“We hear in this pandemic, in particular, women have been affected. We hear that indigenous people have been affected, other marginalized groups, as well, so I think it’s really incumbent on us working with our partners, in government and society generally to think about how we can reach out and serve those communities so that this isn’t … a ‘K-shaped’ recovery where some people continue to do well and others continue to do poorly,” Steenkamp said.

With some 75,000 students, 9,000 of whom are international, at five post-secondary institutions on Vancouver Island, the education sector is a vital element in the economic, social and cultural life of the Island, said Hawes.

Put into perspective, more than $40 billion flows through post-secondary institutions in Canada, creating $55 billion in economic activity, Hawes said.



reporter@nanaimobulletin.com

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Laurier students speak out against ‘unnecessary’ and ‘overcomplicated’ exam rules

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Students at Wilfrid Laurier University in Waterloo are speaking out against what’s being described as “unnecessary” and “overcomplicated” online midterm exam rules.

Students in an introductory linear algebra course were given a comprehensive five-page handout of rules to follow for their Friday midterm.

The four-part document requires students to video record their room and use a personal mirror to expose blind spots such as the back of their laptop. They’re also mandated to install a lockdown browser and download a monitoring program that records them throughout the midterm, ensuring their hands, face and desk are in view at all times.

“Failure to follow instructions may lead to invalidation of your test or allegation of academic misconduct,” reads the document. 

Mustafa Syed, a first-year student taking the course, said there are “too many rules” and students have to buy items, like only using an external mouse on a laptop.

“I’m actually more worried about if I’m going to set up everything right than actually writing the midterm, which no student should go through,” Syed said. “We find that very unnecessary.”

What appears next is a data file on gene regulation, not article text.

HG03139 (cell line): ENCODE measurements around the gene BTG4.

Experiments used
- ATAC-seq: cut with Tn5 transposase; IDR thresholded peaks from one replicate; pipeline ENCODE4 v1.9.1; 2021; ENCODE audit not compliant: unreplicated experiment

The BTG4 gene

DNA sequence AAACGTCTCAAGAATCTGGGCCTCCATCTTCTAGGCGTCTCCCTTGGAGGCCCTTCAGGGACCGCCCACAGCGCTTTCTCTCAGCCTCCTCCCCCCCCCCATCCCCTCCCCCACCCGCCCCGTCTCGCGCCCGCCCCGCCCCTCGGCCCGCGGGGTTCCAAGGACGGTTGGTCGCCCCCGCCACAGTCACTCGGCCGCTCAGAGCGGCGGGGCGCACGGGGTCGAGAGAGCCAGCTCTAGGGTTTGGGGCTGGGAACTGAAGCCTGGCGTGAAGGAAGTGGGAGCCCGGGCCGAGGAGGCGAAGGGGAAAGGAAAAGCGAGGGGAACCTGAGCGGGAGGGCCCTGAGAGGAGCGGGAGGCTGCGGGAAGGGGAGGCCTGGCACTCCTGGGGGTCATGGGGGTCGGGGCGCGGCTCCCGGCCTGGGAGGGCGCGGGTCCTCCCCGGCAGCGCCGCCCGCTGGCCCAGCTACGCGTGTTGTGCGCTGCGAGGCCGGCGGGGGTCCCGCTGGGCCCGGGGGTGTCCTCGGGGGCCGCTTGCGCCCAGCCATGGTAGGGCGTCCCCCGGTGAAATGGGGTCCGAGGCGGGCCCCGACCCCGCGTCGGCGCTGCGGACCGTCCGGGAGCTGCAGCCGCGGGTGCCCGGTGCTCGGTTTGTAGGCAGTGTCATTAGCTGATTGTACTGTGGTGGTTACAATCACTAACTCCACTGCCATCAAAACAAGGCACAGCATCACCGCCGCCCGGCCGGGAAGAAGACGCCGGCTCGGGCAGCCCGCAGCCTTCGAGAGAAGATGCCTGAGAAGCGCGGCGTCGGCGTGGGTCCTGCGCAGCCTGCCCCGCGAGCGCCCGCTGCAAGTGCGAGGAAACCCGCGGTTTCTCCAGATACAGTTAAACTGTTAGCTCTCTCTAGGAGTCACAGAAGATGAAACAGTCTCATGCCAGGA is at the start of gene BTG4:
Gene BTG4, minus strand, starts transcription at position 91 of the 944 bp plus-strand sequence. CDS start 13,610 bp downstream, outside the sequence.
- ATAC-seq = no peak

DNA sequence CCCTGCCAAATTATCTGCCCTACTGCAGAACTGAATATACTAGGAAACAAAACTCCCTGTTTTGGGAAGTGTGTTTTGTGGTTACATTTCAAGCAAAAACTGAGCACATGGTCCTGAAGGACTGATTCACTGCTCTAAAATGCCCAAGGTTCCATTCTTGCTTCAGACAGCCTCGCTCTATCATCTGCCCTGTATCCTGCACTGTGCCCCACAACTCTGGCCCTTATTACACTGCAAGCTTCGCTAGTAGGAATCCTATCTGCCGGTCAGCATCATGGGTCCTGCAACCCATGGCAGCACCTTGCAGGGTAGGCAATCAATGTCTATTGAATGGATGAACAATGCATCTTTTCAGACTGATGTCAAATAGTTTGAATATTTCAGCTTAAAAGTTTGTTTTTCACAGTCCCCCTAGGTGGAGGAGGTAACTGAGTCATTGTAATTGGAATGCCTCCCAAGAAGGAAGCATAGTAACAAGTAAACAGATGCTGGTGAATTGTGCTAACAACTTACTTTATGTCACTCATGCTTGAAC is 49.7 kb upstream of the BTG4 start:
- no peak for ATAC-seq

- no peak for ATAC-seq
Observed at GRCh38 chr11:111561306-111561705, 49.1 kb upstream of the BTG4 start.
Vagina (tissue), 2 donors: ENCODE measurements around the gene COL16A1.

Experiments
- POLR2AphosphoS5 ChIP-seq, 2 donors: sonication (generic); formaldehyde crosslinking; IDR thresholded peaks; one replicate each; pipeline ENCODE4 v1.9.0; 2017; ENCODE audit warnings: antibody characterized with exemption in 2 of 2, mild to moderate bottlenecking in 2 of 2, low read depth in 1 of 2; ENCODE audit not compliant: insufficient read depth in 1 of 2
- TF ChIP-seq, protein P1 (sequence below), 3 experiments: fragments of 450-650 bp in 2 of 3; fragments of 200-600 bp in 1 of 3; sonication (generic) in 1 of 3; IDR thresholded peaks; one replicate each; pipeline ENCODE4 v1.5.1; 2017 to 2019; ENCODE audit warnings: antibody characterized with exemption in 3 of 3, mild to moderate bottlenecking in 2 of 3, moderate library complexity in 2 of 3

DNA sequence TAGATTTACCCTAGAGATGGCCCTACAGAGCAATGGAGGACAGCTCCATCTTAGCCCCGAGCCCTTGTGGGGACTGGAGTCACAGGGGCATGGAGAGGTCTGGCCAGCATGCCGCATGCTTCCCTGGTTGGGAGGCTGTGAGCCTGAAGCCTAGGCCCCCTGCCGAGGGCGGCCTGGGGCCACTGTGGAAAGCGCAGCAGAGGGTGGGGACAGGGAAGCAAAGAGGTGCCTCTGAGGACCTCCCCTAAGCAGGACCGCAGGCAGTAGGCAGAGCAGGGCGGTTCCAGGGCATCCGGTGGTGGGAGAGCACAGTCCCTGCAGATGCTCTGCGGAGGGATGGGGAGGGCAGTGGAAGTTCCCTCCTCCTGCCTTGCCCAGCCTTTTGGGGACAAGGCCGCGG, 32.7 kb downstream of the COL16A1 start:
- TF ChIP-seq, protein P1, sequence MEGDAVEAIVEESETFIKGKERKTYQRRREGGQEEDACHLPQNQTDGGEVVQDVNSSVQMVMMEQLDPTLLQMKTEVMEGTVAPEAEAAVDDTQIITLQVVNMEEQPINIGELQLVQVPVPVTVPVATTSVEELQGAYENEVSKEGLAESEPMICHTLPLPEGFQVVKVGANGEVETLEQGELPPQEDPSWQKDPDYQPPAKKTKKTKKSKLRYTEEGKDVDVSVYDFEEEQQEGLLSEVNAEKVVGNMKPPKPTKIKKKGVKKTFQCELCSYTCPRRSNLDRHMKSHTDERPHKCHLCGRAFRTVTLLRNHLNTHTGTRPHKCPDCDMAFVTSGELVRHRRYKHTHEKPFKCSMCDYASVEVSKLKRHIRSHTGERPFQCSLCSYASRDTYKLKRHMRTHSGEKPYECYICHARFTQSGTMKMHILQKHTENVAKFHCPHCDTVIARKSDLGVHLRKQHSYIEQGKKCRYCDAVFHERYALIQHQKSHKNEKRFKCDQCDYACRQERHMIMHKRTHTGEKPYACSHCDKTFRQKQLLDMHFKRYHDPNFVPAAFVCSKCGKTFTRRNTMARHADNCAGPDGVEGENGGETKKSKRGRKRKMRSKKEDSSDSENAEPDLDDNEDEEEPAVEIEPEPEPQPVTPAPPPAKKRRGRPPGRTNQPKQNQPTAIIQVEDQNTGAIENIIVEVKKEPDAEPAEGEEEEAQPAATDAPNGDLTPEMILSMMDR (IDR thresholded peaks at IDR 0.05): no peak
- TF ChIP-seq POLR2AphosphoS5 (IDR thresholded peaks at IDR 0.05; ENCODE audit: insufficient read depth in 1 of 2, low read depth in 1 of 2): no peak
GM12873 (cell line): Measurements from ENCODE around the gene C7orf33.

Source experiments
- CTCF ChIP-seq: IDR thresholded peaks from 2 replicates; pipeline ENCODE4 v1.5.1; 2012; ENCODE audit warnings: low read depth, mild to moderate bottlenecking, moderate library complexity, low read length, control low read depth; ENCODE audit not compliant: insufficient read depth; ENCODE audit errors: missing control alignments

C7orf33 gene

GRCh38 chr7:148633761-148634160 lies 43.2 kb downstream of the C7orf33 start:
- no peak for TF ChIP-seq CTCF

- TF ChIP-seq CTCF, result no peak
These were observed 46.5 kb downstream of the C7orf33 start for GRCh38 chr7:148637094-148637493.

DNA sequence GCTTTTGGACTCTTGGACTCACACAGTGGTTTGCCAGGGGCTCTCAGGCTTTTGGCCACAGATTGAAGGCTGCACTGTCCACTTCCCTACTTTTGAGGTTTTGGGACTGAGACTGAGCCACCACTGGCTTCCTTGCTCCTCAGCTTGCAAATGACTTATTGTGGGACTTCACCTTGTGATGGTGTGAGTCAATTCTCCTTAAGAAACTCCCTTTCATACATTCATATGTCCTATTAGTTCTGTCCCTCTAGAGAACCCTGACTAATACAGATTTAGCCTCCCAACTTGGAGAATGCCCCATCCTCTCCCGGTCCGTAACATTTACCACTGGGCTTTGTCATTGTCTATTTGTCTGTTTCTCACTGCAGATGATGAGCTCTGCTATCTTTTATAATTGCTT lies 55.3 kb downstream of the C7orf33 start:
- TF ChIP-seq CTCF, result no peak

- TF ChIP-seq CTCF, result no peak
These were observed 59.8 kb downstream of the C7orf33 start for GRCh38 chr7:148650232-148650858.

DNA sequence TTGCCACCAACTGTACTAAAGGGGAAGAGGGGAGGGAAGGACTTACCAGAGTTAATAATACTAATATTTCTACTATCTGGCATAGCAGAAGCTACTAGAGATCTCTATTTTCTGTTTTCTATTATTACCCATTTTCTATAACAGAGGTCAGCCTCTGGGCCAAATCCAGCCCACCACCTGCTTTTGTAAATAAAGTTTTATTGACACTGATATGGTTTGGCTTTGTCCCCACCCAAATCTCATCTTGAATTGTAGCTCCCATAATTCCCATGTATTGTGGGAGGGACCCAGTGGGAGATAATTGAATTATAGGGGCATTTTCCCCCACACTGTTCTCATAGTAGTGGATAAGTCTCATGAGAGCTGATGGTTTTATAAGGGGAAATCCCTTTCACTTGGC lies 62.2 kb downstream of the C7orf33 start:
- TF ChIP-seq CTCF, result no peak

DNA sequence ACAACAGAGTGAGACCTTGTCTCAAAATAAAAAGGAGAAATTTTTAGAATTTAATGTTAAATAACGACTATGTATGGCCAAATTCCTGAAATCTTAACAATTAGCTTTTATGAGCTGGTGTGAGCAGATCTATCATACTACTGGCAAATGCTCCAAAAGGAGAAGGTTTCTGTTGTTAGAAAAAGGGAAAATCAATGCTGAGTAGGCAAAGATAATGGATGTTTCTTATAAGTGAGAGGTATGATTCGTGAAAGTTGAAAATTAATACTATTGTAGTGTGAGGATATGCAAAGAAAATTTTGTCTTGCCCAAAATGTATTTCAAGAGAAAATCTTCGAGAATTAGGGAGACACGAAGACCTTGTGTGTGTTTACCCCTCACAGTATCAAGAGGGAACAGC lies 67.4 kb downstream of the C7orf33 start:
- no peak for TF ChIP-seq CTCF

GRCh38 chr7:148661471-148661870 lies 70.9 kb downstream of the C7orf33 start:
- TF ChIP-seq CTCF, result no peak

Another student Pavle Lakic said the biggest issue was that the five-page document is “incredibly hard to follow.”

“It’s the over complication of the procedure that should be rather simple,” said Lakic, noting that he, too, has spent more time reviewing rules than studying course material.

Both students said the rules are causing additional stress among their classmates.

A copy of the handout was posted on Twitter and ended up going viral, sparking backlash from a mass of people online.

School response

A spokesperson at Laurier told CBC News that administration is looking into student concerns.

“It’s unfortunate that students are feeling stressed out by this because I anticipate that was not the intention of the guidelines that were provided,” said Mary Wilson, vice-provost, teaching and learning.

“I expect what has happened is that there was an effort to try and anticipate the kinds of actions or behaviours in the remote proctoring environments that may flag concerns about whether or not a breach of academic integrity may have happened,” she added.

Wilson said it’s up to each individual professor or department to come up with the assessment guidelines. In this case, she said, administration is in contact with individuals in the math department.

“There have been conversations over email and indications to consult further with the faculty members to help to unpack this … I mean, it’s devastating for a faculty member who is committed to the education of students to be buffeted by that kind of response. They are concerned and heartbroken,” said Wilson.

The university released a formal statement addressing concerns on Friday. It suggests the university will be investing in additional resources to help instructors adapt their courses to enhance their ability to respond to student concerns.

It’s not the first time the university has come under fire for test requirements.

Earlier this year after students were sent home due to the pandemic, the school reversed a requirement for math students to purchase external webcams for exams after many called the move “unreasonable.”

‘Ease up’

Syed said he and many other students think the university should “ease up” on some of its requirements.

Students are concerned over online midterm rules. (Submitted by Mustafa Syed )

“I think students are fine with the laptop browser, but not the recording session,” he said, noting that other requirements should also be removed to axe the handout by at least three pages.

Other schools, like the University of Waterloo, occasionally use online proctoring tools.

Amanda McKenzie, director of quality assurance and academic integrity at UW, said the school is focusing on what’s best for the students.

“We really want to raise awareness about why completing their evaluations in the proper way is important,” she said.

“We want to make sure we show compassion for them, that students are actually very stressed in their learning environment, they’re feeling disengaged in their learning and we need to try to bridge that gap to make sure they’re still well connected and those things will help prevent academic misconduct,” said McKenzie.

‘Unrealistic expectations’

The Wilfrid Laurier University Students’ Union president Devyn Kelly reached out to students in a letter stating that “the midterm requirements that students have shared unfortunately do not reflect the efforts of the [Working Group on Remote and Online Assessments] and instead impose even more unrealistic expectations that actually inhibit academic performance.”

Kelly encouraged students to email the students’ union with concerns that will presented to school administration as soon as possible.